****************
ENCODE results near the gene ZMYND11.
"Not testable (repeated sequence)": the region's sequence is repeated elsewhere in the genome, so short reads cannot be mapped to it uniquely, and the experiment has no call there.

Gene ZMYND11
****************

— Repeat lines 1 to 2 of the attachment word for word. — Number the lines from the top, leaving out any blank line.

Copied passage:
ENCODE results near the gene ZMYND11.
"Not testable (repeated sequence)": the region's sequence is repeated elsewhere in the genome, so short reads cannot be mapped to it uniquely, and the experiment has no call there.